Looking back: Trading news stories for old stories

Paperboys deliver the news in the 1910s.
Paperboys deliver the news in the 1910s.
Paperboys deliver the news in the 1910s.
Paperboys deliver the news in the 1910s.

For the Insider

There are people you meet on this journey we call life. You meet them at different stages in your life, you might be retiring while they are embarking on a career. You might be the young one meeting a person viewing the setting sun. Such was the case with my early childhood journey back in the year 1968, while a young newspaper boy delivering for the Concord Monitor.

In the early years, my paper route was around the streets bordering our local park, lined with golden oaks and red maples. I had a black Schwinn Stingray bicycle with dual baskets to hold the latest edition. The paper was delivered during the afternoon back in the 1960s, after school concluded. I would finish my route just in time for dinner with my family each weekday evening.

At my very young and impressionable age, I would pedal my bicycle from house to house and over a period of time I developed quite a friendship with my many customers. I ran my paper route for more than five years and as the customer base grew so did my relationship with my customers. Many people along my route were elderly and waiting for me each afternoon. Sometimes I would deliver the paper, sit on the front porch enjoying a cold glass of ice tea as I chatted with some of my favorite customers. We would spend time enjoying the foliage and engaging in wonderful conversations, talk that I do remember over 50 years later to this very day. Some of my favorite customers were well into their eighth decade, meaning they were born during the 1880s. We spoke of their early years and their memories, of their parents and hardships endured. Some of the older gentlemen told me personal accounts handed down from their very own fathers that served during the Civil War. I heard about Lindbergh’s visit to Concord and the first telephone in our little town. I learned about traveling in a horse-drawn wagon or sleigh and about the excitement of seeing one of the very first motorcars in Concord. Some of the people along my paper route served during World War I and they spoke about the Great War in pained expressions, the horrors and sadness for those that did not return. They spoke about their own children that served their country in World War II, one customer, in particular, was a German prisoner of war. This gentleman told me that his plane was fired upon by a German fighter and he bailed with his parachute into enemy territory … landing in a field he was quickly surrounded by farmers with pitchforks in hand and held until the German soldiers arrived. With tears, he spoke of his next years in a camp being held as a prisoner. I remember his wife well; she served her country heroically as a nurse during the war and met her husband shortly after his release as a prisoner of war.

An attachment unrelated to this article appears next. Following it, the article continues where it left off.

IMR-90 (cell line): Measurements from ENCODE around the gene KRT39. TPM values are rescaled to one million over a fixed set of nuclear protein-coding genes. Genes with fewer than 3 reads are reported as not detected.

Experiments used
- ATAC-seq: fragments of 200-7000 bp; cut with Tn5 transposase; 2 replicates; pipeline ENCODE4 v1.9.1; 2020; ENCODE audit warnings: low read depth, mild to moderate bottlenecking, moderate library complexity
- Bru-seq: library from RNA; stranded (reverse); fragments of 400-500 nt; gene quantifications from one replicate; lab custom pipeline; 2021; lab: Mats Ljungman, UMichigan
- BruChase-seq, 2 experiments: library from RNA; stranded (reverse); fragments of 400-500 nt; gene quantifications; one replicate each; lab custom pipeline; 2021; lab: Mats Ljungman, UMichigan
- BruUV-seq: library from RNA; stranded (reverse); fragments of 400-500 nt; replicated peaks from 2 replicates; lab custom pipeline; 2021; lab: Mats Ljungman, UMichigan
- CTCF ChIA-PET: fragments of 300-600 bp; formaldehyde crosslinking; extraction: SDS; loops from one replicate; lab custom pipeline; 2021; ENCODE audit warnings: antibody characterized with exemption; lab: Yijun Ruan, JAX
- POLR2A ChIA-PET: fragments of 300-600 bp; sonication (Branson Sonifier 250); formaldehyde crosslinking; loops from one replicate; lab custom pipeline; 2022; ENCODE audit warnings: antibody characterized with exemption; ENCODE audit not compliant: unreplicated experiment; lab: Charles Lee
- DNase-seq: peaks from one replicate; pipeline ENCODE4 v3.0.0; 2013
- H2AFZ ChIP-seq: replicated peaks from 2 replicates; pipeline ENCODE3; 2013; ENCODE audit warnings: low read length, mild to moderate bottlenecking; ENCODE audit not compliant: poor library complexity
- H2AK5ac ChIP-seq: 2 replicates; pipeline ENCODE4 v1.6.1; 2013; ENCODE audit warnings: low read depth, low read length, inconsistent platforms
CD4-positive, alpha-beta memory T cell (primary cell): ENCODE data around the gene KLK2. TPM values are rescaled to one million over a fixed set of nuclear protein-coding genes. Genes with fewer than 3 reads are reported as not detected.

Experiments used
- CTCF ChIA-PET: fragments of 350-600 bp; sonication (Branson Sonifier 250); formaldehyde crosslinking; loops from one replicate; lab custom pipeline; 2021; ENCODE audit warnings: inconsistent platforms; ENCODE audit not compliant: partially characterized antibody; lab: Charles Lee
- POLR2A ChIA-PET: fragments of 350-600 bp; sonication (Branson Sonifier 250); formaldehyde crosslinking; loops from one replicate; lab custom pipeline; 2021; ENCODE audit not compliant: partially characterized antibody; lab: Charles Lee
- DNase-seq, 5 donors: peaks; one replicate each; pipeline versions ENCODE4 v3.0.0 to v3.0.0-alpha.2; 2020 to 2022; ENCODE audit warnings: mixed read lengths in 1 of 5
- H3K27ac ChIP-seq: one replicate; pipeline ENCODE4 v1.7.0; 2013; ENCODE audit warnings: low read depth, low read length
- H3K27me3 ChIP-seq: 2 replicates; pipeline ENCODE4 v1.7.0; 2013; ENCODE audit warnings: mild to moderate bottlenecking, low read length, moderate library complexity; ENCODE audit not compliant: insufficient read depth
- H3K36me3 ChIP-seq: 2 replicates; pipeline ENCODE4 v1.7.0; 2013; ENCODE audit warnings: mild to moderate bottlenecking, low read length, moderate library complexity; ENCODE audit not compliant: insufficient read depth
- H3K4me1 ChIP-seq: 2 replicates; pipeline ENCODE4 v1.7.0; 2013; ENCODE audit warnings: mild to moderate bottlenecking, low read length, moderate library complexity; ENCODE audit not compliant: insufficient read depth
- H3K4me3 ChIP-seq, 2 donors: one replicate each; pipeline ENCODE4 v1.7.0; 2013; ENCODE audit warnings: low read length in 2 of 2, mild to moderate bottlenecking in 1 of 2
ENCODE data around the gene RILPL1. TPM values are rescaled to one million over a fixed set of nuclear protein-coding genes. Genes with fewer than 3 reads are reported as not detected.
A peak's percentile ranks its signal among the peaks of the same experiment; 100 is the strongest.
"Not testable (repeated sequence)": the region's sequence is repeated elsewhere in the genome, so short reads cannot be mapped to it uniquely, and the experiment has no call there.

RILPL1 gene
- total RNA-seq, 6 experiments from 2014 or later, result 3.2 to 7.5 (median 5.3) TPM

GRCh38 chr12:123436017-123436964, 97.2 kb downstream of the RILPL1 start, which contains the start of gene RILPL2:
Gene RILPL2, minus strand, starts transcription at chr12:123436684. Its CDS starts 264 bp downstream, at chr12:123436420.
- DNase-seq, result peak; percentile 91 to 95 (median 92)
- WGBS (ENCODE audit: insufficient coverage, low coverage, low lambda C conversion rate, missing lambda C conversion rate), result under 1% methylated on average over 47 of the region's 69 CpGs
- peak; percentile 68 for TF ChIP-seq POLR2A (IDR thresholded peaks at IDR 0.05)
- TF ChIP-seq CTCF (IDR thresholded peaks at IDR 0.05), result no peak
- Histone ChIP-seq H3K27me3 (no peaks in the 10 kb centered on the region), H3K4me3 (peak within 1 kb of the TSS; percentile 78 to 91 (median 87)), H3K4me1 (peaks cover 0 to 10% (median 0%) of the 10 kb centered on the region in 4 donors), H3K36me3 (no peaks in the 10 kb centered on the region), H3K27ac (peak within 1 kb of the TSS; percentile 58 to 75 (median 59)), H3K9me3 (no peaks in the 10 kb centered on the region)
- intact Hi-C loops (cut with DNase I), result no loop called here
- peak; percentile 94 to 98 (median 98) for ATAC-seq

I spoke to people that once worked for the Abbot Downing factory until 1919 when they closed, manufacturing Concord Coaches and learned the importance of the leather straps suspending the Concord Coaches, early shock absorbers providing smooth rides on rough roads. I spoke to men that made their livings as silversmiths working at the Durgin Silversmith Factory on White Street. They said Mr. Durgin was a great man and he lived on the hill high atop Center Street so that he could gaze upon his factory at the bottom of the hill each morn. I heard stories of love and despair as well as heartache and happiness. My early history lessons were varied and impressive, I still carry many of these stories within my heart, stories that I heard while delivering the Concord Monitor newspaper over five decades ago.

Today, as a local historian, I write for the Concord Monitor. I share history in each of my Vintage Views features. After all of these years, I guess you could say I am still delivering for the Concord Monitor. I cherish my fond memories of growing up in Concord and embrace the stories I have been told by people that are no longer with us. It is my hope that when I speak for those no longer with a voice, I pay tribute to their memories. Perhaps their joy or sadness too might live for another day.

Author: James Spain

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